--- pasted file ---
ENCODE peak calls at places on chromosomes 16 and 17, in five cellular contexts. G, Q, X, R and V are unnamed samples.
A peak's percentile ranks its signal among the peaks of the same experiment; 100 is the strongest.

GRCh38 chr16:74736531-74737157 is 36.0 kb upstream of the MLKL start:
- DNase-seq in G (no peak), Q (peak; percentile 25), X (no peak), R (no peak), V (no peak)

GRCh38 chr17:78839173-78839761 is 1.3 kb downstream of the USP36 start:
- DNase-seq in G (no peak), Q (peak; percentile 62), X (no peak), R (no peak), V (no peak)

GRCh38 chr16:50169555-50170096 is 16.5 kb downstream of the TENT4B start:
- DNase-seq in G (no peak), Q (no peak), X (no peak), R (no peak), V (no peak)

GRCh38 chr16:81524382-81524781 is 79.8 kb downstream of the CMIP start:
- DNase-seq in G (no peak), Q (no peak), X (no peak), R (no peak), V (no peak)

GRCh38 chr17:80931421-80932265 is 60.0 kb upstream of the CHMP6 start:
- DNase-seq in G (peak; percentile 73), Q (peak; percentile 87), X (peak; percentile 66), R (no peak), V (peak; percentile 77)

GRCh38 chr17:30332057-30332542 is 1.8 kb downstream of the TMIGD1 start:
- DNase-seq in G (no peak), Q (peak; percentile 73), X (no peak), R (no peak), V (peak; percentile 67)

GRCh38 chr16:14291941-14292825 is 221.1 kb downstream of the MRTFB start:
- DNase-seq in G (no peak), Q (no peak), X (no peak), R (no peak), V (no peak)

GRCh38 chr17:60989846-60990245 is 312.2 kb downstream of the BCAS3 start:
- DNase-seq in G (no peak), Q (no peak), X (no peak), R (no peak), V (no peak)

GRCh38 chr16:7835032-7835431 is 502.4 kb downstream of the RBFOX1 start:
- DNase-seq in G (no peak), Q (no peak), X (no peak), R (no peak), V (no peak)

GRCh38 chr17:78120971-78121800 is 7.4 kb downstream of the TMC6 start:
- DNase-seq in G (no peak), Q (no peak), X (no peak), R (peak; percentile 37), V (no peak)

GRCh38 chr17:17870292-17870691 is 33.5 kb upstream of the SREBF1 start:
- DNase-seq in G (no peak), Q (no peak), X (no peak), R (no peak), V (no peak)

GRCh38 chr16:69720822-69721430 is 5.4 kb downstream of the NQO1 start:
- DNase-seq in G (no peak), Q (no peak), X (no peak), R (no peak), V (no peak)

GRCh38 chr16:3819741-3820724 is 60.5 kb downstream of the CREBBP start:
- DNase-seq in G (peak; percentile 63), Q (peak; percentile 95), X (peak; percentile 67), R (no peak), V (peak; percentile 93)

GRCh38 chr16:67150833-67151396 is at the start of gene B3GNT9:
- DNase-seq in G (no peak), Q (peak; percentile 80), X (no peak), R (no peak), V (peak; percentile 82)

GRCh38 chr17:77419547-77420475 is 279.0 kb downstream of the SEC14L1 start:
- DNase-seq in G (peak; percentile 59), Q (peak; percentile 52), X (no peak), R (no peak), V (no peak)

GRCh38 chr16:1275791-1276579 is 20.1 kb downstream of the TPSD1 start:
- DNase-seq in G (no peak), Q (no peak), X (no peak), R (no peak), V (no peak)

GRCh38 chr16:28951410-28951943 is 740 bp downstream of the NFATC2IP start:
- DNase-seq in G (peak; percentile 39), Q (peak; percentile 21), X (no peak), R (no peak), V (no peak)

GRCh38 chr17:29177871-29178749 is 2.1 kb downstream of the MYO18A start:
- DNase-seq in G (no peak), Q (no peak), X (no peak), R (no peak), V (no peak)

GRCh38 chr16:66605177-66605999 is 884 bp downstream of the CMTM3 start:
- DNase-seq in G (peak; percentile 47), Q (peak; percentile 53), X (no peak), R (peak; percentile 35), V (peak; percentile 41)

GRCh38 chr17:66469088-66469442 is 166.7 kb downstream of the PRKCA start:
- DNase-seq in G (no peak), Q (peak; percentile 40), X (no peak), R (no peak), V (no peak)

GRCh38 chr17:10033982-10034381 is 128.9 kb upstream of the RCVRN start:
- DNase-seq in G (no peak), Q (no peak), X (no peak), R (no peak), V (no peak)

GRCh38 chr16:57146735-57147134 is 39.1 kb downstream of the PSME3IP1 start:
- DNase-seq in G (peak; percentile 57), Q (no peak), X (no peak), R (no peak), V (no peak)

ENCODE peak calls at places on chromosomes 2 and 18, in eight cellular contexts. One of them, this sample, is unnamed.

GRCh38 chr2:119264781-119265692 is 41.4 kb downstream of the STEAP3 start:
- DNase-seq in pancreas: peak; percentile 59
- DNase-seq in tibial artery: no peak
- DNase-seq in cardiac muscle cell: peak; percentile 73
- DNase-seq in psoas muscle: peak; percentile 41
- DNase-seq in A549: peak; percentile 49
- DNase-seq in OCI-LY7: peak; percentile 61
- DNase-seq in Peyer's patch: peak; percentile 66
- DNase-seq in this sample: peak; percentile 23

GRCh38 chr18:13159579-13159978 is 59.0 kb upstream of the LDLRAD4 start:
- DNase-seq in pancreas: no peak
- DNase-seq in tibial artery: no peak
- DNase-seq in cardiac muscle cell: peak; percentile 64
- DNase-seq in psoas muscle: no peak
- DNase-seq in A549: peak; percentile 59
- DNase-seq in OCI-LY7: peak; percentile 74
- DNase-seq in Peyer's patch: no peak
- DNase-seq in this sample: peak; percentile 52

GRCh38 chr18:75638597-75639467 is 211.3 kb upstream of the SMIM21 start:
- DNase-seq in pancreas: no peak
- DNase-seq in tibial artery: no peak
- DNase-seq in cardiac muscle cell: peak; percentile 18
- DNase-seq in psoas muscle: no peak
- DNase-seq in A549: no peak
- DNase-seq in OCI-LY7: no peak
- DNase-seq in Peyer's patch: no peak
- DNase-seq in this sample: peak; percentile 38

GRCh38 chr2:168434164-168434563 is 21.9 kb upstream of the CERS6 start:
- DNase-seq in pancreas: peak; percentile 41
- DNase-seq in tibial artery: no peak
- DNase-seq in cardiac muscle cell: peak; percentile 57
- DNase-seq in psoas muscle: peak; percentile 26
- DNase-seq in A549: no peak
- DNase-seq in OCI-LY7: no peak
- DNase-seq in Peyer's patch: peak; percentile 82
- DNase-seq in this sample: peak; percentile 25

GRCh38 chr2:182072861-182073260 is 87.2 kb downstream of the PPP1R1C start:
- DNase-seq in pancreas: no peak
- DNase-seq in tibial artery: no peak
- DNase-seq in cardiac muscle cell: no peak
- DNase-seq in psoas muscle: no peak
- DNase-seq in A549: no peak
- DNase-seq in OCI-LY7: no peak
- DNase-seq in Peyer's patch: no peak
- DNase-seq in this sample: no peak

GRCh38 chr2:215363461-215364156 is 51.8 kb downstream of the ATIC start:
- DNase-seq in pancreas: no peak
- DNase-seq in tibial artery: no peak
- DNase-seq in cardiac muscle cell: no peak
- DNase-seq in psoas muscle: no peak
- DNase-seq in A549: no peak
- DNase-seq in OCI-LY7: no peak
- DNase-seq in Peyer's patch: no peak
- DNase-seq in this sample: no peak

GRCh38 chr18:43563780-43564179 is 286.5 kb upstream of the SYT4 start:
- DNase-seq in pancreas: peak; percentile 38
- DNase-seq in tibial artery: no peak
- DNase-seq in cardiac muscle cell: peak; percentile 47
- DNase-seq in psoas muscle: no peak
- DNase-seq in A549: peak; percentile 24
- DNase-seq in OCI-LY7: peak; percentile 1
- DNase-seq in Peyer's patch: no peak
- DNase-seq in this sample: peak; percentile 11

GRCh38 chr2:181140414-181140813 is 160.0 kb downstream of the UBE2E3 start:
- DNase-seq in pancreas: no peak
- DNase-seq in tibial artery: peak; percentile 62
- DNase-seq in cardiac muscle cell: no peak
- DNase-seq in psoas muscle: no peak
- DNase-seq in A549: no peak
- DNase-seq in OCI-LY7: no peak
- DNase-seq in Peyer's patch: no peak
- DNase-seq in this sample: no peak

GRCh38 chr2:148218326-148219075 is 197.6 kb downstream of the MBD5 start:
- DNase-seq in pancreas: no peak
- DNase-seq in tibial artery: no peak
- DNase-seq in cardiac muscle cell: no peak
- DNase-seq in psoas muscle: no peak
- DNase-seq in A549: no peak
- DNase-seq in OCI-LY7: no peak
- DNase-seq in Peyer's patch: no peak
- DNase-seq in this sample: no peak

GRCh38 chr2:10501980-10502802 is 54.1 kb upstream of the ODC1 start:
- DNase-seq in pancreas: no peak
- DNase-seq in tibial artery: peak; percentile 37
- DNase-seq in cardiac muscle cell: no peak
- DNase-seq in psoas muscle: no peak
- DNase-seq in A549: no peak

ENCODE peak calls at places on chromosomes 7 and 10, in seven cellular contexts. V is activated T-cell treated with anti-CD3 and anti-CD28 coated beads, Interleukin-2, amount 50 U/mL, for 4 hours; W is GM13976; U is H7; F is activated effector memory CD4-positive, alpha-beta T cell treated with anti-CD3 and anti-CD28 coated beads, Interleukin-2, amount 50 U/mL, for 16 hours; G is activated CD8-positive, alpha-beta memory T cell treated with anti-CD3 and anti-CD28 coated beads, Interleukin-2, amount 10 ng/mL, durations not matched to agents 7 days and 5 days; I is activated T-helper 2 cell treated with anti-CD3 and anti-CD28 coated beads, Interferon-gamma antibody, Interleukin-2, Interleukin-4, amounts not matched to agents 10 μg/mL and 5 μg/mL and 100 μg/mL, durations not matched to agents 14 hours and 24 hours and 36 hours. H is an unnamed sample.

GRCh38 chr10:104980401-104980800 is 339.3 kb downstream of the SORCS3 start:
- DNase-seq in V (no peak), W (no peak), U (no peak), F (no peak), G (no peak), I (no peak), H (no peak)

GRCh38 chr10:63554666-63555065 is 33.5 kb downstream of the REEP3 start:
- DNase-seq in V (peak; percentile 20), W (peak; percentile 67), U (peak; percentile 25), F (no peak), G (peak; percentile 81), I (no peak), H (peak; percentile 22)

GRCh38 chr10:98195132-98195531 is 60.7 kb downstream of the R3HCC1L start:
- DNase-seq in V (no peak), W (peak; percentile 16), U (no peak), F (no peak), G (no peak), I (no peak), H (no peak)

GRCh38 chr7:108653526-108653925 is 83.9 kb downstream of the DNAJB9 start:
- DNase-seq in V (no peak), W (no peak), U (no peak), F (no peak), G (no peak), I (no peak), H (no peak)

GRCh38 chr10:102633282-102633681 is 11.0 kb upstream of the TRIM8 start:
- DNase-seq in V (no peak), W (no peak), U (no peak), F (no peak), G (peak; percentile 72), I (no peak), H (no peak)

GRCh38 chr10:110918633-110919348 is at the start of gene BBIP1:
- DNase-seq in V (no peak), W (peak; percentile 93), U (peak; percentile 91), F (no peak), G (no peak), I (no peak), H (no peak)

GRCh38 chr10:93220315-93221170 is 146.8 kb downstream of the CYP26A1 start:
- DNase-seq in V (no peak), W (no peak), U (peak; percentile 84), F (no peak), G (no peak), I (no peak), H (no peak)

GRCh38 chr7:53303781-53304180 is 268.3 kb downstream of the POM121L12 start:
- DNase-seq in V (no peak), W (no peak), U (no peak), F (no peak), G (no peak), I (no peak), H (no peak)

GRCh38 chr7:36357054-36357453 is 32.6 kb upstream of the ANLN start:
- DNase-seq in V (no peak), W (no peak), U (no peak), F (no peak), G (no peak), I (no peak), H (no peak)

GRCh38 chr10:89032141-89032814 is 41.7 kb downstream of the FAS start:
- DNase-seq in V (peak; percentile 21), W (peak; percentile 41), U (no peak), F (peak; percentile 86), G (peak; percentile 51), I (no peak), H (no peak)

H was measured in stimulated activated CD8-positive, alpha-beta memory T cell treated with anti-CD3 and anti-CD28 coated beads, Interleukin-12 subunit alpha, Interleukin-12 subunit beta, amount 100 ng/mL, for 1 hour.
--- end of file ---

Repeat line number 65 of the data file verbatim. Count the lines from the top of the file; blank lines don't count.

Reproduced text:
- DNase-seq in this sample: peak; percentile 52